President Trump tweeted that he would nominate U.S. Rep. John Ratcliffe (R-Heath) to become the next Director of National Intelligence following Dan Coats’s August 15 departure. Ratcliffe’s nomination requires U.S. Senate confirmation. Trump would name an acting director who will serve in the meantime.
If he is confirmed, a special election would be required to fill his unexpired term. It is a “strong Republican” district. CD4 was 22 points redder than the state as a whole in 2018 and has been trending steadily redder over the past two decades. If there were a special runoff election, it would likely be between two Republicans.
The special election would be a “free” race for any current legislators because none would need to give up their seats to seek Ratcliffe’s, up to a point. The timing of the special election, and particularly a special runoff election, could complicate legislators’ 2020 efforts as the filing deadline will have passed. If the special election coincided with the November 5 constitutional amendment election, and it went to a runoff, then the runoff would not occur until after the filing deadline for a spot on the 2020 ballot. If the special election were later than November 5, then candidates could conceivably be running for CD4 and re-election to their own seats during the same timeframe, but on different ballots.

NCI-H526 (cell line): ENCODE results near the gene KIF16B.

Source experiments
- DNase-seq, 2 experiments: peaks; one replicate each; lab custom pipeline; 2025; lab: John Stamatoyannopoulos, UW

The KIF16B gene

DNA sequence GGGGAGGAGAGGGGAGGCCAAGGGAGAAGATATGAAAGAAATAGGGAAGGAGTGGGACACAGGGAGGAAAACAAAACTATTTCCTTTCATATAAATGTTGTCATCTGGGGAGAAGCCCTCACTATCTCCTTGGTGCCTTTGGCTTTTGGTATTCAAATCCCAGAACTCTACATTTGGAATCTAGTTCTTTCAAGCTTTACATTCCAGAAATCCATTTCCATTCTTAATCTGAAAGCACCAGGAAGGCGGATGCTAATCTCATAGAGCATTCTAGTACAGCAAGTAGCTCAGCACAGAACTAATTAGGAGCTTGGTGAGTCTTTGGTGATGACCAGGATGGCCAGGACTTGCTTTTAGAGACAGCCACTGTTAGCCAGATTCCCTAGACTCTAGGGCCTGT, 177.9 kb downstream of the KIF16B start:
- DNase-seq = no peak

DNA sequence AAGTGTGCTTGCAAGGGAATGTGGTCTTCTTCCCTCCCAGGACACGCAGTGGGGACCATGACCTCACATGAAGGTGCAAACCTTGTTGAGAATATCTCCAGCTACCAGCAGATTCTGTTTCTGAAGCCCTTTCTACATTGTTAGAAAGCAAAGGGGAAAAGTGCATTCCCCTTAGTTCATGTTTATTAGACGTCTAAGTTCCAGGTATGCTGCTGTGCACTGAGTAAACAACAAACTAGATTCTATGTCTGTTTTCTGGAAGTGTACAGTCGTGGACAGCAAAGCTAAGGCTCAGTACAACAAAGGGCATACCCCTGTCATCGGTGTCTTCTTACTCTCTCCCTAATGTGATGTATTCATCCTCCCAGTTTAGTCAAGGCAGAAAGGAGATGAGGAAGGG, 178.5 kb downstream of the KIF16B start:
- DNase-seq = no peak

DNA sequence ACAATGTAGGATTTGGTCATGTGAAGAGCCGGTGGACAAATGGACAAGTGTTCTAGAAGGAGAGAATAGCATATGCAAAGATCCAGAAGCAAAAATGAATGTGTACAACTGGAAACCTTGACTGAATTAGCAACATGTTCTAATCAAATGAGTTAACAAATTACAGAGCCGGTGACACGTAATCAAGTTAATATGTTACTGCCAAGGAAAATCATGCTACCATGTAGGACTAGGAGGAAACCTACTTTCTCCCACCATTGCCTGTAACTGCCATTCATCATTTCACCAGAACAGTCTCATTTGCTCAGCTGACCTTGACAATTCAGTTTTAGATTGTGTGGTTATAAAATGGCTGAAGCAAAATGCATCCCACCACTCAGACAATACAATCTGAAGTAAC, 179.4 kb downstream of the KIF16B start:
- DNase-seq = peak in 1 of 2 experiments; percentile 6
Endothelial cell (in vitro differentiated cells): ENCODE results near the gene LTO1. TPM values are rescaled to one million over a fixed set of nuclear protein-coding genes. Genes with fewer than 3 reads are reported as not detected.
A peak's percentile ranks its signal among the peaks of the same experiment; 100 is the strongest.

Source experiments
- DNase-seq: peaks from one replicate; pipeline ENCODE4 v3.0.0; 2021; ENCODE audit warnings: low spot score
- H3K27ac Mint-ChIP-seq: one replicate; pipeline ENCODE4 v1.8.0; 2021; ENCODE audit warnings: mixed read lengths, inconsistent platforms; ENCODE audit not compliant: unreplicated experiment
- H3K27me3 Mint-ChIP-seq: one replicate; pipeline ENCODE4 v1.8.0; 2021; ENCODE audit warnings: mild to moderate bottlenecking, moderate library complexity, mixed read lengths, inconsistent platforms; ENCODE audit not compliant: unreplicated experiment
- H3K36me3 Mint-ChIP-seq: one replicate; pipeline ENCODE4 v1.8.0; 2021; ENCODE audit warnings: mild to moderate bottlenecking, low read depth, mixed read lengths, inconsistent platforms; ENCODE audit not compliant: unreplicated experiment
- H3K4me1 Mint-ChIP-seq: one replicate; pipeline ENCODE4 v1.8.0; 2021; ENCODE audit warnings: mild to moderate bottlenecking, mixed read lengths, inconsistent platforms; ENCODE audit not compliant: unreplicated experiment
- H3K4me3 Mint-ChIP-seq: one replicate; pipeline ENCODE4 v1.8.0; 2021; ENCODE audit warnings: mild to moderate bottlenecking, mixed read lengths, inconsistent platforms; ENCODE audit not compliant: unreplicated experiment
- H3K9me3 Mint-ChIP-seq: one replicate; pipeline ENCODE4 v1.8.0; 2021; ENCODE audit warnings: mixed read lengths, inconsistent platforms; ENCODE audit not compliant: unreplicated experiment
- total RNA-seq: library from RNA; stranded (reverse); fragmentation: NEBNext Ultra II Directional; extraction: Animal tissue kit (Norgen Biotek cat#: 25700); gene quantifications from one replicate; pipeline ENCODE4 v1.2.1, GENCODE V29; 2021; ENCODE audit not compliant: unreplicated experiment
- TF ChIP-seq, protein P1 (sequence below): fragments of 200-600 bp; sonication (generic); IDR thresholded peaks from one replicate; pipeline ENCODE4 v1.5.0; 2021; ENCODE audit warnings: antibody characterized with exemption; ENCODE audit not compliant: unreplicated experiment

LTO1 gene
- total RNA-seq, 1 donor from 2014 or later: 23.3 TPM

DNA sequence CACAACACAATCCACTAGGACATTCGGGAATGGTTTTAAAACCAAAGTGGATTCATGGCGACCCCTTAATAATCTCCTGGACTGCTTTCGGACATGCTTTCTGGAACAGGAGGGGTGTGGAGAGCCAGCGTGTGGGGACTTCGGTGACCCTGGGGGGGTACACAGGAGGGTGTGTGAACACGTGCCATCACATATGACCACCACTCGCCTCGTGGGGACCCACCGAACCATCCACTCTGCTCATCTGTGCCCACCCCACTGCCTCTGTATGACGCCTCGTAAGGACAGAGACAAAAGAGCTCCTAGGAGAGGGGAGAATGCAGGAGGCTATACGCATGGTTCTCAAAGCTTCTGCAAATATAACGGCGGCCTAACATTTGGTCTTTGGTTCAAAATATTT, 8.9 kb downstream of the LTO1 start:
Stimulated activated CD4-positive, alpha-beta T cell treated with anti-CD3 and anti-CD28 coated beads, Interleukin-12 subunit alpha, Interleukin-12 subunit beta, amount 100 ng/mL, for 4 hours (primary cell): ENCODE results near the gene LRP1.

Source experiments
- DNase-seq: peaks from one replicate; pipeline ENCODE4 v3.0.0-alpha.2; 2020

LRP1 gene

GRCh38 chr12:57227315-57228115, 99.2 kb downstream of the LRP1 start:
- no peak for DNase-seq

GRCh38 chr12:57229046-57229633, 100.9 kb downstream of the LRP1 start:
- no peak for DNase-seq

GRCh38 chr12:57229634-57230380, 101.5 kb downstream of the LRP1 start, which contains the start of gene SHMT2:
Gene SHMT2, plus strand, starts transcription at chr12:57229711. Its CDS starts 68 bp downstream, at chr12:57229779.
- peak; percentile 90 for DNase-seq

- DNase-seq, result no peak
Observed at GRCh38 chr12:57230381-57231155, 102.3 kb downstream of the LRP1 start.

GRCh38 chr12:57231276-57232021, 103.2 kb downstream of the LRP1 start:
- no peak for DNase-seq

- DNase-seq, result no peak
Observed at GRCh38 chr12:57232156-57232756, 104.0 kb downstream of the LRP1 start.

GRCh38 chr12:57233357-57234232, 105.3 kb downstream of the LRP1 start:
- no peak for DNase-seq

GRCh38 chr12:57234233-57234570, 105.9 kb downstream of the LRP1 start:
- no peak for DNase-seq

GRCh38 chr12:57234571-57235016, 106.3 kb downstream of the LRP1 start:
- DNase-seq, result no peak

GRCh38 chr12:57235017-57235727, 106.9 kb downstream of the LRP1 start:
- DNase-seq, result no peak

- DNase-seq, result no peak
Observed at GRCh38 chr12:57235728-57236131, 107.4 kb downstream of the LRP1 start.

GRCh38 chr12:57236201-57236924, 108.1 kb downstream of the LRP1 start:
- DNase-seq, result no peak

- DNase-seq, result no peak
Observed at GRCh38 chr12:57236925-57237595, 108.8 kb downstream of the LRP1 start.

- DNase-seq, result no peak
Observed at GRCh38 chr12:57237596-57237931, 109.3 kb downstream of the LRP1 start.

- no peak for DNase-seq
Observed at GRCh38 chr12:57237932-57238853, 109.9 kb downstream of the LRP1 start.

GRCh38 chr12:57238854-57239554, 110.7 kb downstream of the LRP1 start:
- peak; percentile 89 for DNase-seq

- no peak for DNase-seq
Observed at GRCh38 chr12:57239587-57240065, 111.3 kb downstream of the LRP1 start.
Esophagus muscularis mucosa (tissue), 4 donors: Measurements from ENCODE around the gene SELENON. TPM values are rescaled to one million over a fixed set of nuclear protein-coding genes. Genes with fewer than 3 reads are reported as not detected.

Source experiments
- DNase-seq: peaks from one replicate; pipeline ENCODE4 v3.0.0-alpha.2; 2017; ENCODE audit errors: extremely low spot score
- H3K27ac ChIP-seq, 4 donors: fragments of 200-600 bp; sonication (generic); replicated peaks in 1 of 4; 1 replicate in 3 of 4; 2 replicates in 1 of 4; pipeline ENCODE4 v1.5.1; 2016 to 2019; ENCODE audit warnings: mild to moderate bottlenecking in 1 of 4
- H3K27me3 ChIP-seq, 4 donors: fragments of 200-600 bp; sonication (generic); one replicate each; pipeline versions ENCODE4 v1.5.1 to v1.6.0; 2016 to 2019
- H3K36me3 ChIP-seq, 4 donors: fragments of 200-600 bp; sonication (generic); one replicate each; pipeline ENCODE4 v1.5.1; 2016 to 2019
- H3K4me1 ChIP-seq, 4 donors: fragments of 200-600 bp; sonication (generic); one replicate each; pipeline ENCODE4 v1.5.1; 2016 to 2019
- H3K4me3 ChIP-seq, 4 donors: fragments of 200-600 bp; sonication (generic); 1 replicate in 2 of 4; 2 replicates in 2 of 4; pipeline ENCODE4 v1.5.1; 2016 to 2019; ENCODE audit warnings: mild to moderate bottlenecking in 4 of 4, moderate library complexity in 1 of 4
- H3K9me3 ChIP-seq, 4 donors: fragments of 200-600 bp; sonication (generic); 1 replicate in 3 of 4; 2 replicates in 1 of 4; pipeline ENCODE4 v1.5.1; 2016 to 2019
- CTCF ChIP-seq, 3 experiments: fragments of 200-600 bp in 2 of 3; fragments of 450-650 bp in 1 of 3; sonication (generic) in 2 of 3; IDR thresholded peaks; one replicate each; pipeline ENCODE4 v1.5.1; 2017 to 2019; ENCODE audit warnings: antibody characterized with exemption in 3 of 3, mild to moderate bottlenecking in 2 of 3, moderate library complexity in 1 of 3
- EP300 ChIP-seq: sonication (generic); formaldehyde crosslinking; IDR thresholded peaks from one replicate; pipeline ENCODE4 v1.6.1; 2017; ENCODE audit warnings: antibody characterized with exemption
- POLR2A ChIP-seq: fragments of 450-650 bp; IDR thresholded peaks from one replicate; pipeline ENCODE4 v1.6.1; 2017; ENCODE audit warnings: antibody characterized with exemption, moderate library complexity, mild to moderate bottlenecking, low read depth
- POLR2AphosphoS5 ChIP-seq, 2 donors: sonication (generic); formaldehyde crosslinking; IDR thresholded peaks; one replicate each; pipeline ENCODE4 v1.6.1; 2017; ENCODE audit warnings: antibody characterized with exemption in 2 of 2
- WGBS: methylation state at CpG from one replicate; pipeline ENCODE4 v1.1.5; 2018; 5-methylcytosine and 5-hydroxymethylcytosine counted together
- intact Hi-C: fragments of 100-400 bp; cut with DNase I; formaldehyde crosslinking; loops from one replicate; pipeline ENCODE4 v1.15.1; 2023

The race could be particularly attractive for Sen. Pat Fallon (R-Prosper), who was just elected to a four-year term in 2018.
Subscribers can read the rest of this report.
©2019 Texas Election Source LLC